What motivates Ankara to establish increasingly close relations with Russia? From the German Marshall Fund.
While closer relations bring several benefits with little cost to Russia, it is difficult to say the same for Turkey, particularly when it comes to the cost of these relations. One could make a long list of benefits that Russia gains from engagement or cooperation. Meanwhile Turkey has accrued some benefits, for example by disrupting the plans of the Kurdish Democratic Union Party in northwestern Syria, but this has come at a high price. Turkey’s acquisition of the S-400 missile systems from Russia has led to its removal from the United States’ F-35 program and sanctions under the Countering America’s Adversaries Through Sanctions Act. In broader terms, its closer relations with Russia have generated heated discussions in the West regarding Turkey’s place.
What motivates Turkey to establish increasingly close relations with Russia is an important question—one with several answers that are not mutually exclusive. Explanations include the rising tide of authoritarianism at home, which strains relations with the West, Turkey’s adjustment to a regional and international environment in which the United States has downsized its geopolitical footprint, the growing geopolitical decoupling and discontent between the United States and Turkey, and the personal agency of Presidents Recep Tayyip Erdogan and Vladimir Putin in keeping relations close and on track. There is also the argument that the strengthening of relations is best explained by ideology—in this case Eurasianism. The rationales for the first four explanations are relatively straightforward. However, the idea that Turkish Eurasianism serves as the ideological glue in this relationship is nebulous at best.
Turkish Eurasianism and its Different Manifestations
The tendency to account for improving ties between Turkey and Russia through the lens of Eurasianism begets two interrelated questions: What does Turkish Eurasianism denote? And what does it mean for Turkish foreign policy? Though the discussion has always been around in one form or another during the republican era, Turkish Eurasianism has meant different things over time. Further complicating matters is the distinction between geopolitical and ideological Eurasianism. Different combinations of two criteria have led to three different manifestations of Turkish Eurasianism since the end of the Cold War. The first is whether a Eurasianist vision includes or excludes Russia. The second is whether Eurasianism is projected to be in cooperation or competition with the West.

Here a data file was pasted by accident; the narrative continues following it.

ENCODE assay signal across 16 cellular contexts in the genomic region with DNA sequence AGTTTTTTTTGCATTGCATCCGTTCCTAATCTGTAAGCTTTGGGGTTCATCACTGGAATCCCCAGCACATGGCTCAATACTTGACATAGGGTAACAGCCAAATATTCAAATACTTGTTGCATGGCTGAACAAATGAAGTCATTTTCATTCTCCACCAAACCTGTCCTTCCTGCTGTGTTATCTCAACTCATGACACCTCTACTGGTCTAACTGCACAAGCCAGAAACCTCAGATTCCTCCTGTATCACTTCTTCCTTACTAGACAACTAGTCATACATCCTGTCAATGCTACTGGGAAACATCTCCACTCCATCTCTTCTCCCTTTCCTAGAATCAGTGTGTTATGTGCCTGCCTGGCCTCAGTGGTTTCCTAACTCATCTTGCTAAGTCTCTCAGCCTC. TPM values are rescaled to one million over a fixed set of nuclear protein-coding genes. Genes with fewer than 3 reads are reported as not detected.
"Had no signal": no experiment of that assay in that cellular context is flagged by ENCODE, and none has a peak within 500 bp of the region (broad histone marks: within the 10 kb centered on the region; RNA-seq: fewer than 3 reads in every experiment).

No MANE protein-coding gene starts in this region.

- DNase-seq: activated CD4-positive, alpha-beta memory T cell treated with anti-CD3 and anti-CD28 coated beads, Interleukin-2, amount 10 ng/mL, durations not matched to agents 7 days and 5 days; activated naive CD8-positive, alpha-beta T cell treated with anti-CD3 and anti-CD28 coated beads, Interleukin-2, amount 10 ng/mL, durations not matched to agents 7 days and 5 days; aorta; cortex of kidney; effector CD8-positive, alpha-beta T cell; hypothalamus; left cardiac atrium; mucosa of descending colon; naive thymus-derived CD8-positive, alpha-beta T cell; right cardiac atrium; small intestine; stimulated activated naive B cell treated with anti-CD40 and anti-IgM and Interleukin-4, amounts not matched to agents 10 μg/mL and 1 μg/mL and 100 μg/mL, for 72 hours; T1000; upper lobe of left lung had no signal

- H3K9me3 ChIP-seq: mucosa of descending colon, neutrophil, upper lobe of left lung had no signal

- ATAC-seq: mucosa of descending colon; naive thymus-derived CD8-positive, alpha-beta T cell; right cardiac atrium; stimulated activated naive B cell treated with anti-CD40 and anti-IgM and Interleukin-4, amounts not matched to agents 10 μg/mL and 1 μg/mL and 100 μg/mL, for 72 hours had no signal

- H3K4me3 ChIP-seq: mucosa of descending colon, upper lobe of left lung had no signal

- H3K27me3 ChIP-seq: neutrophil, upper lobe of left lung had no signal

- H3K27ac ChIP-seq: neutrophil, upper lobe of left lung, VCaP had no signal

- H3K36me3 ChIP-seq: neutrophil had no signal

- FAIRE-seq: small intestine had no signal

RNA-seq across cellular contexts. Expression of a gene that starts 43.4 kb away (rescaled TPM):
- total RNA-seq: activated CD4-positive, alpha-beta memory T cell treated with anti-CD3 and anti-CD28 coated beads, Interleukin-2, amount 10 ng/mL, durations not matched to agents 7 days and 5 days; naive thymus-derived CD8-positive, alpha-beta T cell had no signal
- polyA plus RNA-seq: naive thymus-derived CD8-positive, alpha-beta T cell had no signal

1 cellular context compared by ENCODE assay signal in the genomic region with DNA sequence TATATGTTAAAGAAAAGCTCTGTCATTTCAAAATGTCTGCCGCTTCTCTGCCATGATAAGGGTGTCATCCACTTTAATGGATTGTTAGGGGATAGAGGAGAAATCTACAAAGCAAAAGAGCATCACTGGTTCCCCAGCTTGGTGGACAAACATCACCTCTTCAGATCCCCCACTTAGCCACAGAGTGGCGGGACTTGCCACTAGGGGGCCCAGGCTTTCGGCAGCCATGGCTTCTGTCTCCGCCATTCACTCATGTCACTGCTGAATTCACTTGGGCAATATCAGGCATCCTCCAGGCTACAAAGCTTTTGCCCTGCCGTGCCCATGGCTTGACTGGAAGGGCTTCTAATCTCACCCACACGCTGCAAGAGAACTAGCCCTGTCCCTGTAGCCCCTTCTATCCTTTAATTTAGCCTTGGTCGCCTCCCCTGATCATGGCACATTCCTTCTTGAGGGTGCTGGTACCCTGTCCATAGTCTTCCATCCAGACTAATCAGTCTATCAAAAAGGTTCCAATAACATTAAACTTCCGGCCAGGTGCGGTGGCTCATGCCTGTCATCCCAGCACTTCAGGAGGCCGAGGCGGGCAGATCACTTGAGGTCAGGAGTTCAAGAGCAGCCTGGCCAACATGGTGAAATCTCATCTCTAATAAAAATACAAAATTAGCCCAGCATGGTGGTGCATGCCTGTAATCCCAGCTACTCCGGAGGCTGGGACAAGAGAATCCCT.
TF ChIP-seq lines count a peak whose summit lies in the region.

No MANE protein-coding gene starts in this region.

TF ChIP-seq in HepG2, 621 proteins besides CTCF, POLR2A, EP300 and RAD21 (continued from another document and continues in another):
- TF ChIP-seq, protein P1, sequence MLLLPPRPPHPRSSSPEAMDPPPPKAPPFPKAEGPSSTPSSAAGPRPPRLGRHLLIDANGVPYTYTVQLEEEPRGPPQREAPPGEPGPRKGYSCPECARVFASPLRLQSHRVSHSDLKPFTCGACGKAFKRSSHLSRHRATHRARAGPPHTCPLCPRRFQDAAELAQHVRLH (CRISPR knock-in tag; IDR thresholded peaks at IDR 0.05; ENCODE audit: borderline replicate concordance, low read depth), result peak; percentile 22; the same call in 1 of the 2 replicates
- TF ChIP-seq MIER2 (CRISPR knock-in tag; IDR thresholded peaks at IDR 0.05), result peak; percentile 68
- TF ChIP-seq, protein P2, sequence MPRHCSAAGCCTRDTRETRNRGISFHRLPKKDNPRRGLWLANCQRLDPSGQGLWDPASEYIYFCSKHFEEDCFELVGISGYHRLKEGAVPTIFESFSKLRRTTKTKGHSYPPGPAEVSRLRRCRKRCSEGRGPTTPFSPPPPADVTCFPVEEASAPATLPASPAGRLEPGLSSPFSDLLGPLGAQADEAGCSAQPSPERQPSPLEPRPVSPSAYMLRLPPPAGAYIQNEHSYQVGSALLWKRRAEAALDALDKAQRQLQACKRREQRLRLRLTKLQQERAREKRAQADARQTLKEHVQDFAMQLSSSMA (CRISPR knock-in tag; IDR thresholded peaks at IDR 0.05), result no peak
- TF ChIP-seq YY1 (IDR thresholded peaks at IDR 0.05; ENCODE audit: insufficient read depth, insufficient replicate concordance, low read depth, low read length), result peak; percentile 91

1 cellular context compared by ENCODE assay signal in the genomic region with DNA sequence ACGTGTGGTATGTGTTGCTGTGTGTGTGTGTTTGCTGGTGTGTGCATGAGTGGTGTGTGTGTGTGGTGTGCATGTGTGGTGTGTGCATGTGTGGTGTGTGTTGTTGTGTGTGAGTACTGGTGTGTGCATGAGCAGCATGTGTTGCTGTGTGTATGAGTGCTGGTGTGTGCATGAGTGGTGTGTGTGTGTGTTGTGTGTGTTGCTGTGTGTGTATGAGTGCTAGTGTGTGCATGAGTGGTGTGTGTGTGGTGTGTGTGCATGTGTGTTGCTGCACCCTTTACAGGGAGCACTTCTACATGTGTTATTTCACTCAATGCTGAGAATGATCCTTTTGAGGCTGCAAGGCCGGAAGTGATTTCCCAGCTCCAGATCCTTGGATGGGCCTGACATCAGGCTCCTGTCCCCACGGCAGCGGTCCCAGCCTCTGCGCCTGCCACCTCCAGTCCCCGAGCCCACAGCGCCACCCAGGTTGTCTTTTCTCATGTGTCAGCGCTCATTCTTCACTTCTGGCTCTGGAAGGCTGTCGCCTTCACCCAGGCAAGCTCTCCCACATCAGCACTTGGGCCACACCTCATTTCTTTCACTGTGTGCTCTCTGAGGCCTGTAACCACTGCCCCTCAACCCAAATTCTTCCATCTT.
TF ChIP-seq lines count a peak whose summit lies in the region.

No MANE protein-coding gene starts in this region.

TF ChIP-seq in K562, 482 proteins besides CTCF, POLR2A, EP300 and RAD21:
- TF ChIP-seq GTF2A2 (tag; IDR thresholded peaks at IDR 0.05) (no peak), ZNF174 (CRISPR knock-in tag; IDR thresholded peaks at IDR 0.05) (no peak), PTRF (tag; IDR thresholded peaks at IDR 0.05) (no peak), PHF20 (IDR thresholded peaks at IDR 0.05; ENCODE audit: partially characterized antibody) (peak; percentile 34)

The first manifestation of Turkish Eurasianism in the early 1990s was anti-Russian and pro-Western. The second, which can be associated with former Foreign Minister Ismail Cem (1997–2002), represented Turkey’s search for a role in the post-Cold War geopolitical reality. The third and current manifestation also has its roots in the early 2000s and carries strong elements of anti-Western ideological posturing. Whereas the first two manifestations of Eurasianism can be regarded as geopolitical, the third can be denoted as ideological.
With the demise of the Soviet Union, Turkey saw the emergence of a potential area of influence for itself in Central Asia. Supported by the West, its Eurasianism in this period meant Turkey could play a leading role in the affairs of the newly independent Central Asian and Caucasus states. Hence it was also premised on a competitive agenda with Russia. However, despite its early eagerness to take advantage of this epochal development, Turkey failed to cultivate a leading role in Central Asia.
In the late 1990s and early 2000s, Eurasianism was discussed largely in relation to the foreign policy vision of the social-democratic Cem, during whose term Turkish-Russian relations improved significantly. He believed the end of the Cold War had given birth to an emerging Eurasian order in which Turkey would play a central role. However, Cem set Turkey’s Eurasian vision neither as an alternative to the West nor against Russia. Rather, he believed that the artificial divides between Western Europe and Asia would end, and that global, technological, and economic processes would facilitate the integration of these two regions. Thus, in his view, the Eurasian order was neither anti-West nor anti-Russia. Moreover, Cem believed that Turkey’s Eurasian policy, despite not being driven by an anti-Russia agenda, was in conformity with Western interests.
Unlike the more geopolitically informed early forms of its Eurasianism in the post-Cold War era, Turkey’s recent turn to Eurasia, driven partially by its deepening discontent with the West, seeks to build closer relations with Russia and China. This latest form, present earlier among some military officers and marginal political groups in the early 2000s, carries a strong suspicion of the West as the constitutive ingredient of its political identity. Thus, the current Eurasianism is essentially an ideological disposition rather than a coherent geopolitical vision. Its most recent manifestation can be seen through the imprecise, nebulous, and unofficial Blue Homeland geopolitical concept.